In 2002 Andreas Tolk started the discussion with his paper Avoiding another Green Elephant - A Proposal for the Next Generation HLA based on the Model Driven Architecture.  He claimed that the MDA will influence the future of simulation, and it did.  Since then, we, the modelling and simulation community, have been working hard to investigate, develop and employ model-driven methodologies for the engineering of simulation systems. The second milestone to mention here is surely 2011 when Andrea D'Ambrogio started organizing the International Workshop on Model-Driven Approaches for Simulation Engineering (Mod4Sim). This year, Andrea and I are organizing  it for the sixth time.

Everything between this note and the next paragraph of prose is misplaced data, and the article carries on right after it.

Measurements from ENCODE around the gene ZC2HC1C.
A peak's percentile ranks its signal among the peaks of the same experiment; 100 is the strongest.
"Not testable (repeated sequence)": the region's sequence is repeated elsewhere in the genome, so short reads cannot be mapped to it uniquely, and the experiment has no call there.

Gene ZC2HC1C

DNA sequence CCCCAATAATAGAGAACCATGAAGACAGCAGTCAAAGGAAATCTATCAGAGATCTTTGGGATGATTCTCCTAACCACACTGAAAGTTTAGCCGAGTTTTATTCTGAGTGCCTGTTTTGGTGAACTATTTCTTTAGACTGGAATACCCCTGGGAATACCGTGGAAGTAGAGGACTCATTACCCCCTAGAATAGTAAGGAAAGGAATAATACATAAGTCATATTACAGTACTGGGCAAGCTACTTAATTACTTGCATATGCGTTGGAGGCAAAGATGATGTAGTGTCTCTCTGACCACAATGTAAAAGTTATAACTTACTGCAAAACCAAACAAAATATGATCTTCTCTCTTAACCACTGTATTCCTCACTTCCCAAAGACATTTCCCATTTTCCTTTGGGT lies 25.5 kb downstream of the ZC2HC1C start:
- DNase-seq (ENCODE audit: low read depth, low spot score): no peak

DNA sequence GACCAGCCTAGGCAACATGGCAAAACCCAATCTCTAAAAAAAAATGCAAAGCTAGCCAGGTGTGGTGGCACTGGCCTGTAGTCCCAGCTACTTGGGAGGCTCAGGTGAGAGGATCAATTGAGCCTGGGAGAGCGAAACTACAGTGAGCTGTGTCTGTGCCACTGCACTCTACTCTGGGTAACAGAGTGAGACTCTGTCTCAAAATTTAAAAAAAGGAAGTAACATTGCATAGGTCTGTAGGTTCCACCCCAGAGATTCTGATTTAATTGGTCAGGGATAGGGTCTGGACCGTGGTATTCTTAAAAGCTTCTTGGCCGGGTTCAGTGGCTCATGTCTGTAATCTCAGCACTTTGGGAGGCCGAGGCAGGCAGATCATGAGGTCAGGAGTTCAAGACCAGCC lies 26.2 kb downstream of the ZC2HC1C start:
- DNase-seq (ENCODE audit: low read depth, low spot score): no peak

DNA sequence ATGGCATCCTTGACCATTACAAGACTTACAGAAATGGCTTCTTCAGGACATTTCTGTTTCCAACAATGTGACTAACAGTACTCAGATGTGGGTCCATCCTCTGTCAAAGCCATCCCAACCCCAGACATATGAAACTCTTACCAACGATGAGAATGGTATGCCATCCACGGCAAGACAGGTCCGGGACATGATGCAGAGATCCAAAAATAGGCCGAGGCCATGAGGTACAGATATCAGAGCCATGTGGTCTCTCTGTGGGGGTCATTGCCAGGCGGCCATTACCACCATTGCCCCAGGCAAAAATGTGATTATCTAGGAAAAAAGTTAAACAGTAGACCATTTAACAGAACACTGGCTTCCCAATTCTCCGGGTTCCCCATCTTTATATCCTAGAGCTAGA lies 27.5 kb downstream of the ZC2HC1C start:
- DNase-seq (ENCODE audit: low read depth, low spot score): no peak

In this book we try to demonstrate the utility and effectiveness of model-driven approaches in developing distributed simulations. We start with summarizing the foundations of model-driven engineering and High Level Architecture (HLA). Then, making use of IEEE 1730 -2010, Recommended Practice for Distributed Simulation Engineering and Execution Process (DSEEP), we are introducing the steps of distributed simulation engineering with promoting model-driven methodologies. We are not only providing application hints for practitioners but also addressing some research directions for the research community. We refer a wide range of concepts, technologies and methodologies from the model-driven world. There are various examples that we employ metamodeling, model transformations, code generation, model-based testing, model refactoring, EMF, ECORE; ATL, QVT, KDM, MoDisco and many others. With this book, we hope, we can help boosting the interest about model-driven methodologies in simulation and simulator engineering community.